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AI is… a) powerful, b) perilous, or c) both

Educators are confronting a juggernaut that is swiftly revolutionizing education and society: generative AI



(Oct. 17, 2023) — It’s a head-spinning time to be an educator in the United States. From the difficulties of teaching during a pandemic, to getting caught in the crosshairs of culture wars, to doing everything in their power to help students recover and thrive academically and emotionally—all while being underpaid, and often in inadequate learning and teaching conditions—teachers have gone from one challenge to the next.

Now, educators are confronting a juggernaut that is swiftly revolutionizing education and society: generative AI. And they are largely figuring it out without any guidance, including from their schools and districts. The American Federation of Teachers (AFT) is advocating for policies that will help maximize the benefits and limit the perils of AI, and we are offering educators tools and guidance to prepare their students for this new world.

The possible uses of artificial intelligence systems are limitless. AI can be used to detect and treat cancer—or to deceive voters and disrupt elections. The range is broad in education as well. Potential benefits of AI in education include learning personalized to each student, data analysis to improve teaching methods, reducing onerous paperwork for teachers, and engaging students in learning in new and exciting ways.

AI could lessen the burden of one of the most time-consuming tasks for teachers: giving meaningful feedback on students’ writing. Teachers who assign students to write papers can outsource correcting grammar and spelling to AI, saving the human touch to evaluate students’ arguments and analyses.

But there are downsides. The COVID-19 pandemic shined a spotlight on America’s gaping digital divide, and without extensive changes to education funding, these new technologies will only deepen that divide. Racial and cultural bias is a well-documented problem in AI algorithms, and data privacy is a serious concern. AI raises thorny ethical issues around plagiarism and cheating, and it can exacerbate the already widespread loneliness and disconnection among young people.

Teachers aren’t Luddites; they already embrace using technology in their craft. The recent AFT Surveys of Teachers and Parents on Educational Technology found that more than three-quarters of preK-12 teachers use education technology daily in communication (77 percent), planning and preparation (71 percent), and whole-class or large-group instruction (65 percent). But there is concern about students’ social media use. Three-quarters of teachers believe that students’ social media use has a negative impact on them, and a similar percentage of parents say it has a negative or mixed impact on their children.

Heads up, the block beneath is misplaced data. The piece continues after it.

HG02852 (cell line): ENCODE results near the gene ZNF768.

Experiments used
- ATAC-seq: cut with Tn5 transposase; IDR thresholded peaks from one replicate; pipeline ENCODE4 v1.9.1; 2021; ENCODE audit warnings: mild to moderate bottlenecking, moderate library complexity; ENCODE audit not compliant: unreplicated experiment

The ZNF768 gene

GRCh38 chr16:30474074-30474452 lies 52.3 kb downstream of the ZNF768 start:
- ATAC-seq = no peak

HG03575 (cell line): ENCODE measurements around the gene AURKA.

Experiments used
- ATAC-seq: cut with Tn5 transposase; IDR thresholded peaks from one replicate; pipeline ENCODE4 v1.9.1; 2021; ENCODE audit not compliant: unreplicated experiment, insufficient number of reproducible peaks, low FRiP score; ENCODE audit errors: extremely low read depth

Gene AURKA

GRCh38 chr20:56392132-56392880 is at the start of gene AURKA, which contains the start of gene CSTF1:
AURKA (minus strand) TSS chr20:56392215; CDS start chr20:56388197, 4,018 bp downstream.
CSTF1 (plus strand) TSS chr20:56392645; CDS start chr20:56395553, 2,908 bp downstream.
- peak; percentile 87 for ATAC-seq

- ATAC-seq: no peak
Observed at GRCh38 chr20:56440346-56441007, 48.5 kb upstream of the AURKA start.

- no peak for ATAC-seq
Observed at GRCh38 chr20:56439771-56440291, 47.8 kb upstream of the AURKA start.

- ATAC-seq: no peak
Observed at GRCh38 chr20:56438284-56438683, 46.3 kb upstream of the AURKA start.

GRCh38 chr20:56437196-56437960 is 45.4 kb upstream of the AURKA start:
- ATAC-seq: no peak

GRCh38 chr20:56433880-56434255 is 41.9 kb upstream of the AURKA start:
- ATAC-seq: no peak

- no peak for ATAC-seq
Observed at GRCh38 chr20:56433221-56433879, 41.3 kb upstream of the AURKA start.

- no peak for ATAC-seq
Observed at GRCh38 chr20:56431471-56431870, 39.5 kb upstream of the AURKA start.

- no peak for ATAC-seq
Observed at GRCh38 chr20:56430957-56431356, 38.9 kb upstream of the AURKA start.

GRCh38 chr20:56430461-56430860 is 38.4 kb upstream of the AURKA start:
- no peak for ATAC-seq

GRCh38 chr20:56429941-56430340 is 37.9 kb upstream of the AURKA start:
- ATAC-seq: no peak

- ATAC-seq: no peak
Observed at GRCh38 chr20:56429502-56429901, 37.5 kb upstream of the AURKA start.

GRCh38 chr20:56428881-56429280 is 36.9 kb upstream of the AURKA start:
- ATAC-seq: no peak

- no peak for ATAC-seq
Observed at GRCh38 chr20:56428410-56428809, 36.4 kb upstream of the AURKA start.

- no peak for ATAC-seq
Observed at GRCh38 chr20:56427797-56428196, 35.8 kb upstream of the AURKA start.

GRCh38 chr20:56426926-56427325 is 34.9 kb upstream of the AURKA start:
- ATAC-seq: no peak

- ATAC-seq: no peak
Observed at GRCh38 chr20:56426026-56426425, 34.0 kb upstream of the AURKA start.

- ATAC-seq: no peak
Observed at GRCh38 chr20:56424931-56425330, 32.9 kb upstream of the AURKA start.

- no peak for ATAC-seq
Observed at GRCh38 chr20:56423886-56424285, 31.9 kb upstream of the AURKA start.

AFL-CIO President Liz Shuler and AFT President Randi Weingarten joined other leaders at the AI Insight Forum hosted by Senate Majority Leader Chuck Schumer on Sept. 13.

Social media platforms have failed to protect our young people from the nefarious practices of technology companies. And government officials have not done enough either. Social media, generative AI and machine learning models must be developed and employed ethically, with developers held accountable for any real-world harm.

There are now virtually no checks on the power of generative AI models, but there is a broad consensus among corporations, governments and civil society that guardrails are needed. Governments must implement effective regulations protecting privacy, security and well-being. And social media and AI technologies must adhere to principles of equity, fair access and social accountability.

We announced a new tool this week that can help educators help students develop critical-thinking and analytical tools, including discerning facts from falsehoods. The AFT has a new partnership with GPTZero, the leading AI identification platform, and we have strengthened our media literacy partnership with NewsGuard, an anti-misinformation tool, offering both as resources for classroom educators.

Our goal is to promote media and news literacy, as well as to give educators robust assistance in using AI in their classrooms and helping their students use AI technology effectively. All AFT members will have priority access to a series of new tools developed for pedagogical AI teaching. Members will also be able to access codes to enable their students, colleagues and families to use both GPTZero and NewsGuard at no cost at It’s the latest in the AFT’s Real Solutions for Kids and Communities campaign.

We need more partnerships like this with educators, policymakers and industry leaders, and we must act now. While state education leaders and school districts are “studying” the issue, AI developers are moving full speed ahead. Education and government officials have an obligation to adapt with the fast-changing effects of technology on students, educators, teaching and learning. This will require new investments, high-quality professional development, accountability measures, safeguards, and acknowledgments that technology should supplement, not supplant, educators.

Like many others, I regard new technologies like generative AI with a mix of awe and apprehension. I am excited by how they could benefit health, science and the environment. I worry about the potential to undermine elections and democracy itself, as well as warnings from scientists and experts about the risk of human extinction from AI. Today’s students need to be equipped for all of this—to harness the good and prevent the harm of new and future technologies. We must support their teachers to help them navigate the complexity of their changing world.


Randi Weingarten is President of the American Federation of Teachers. This column originally appeared at

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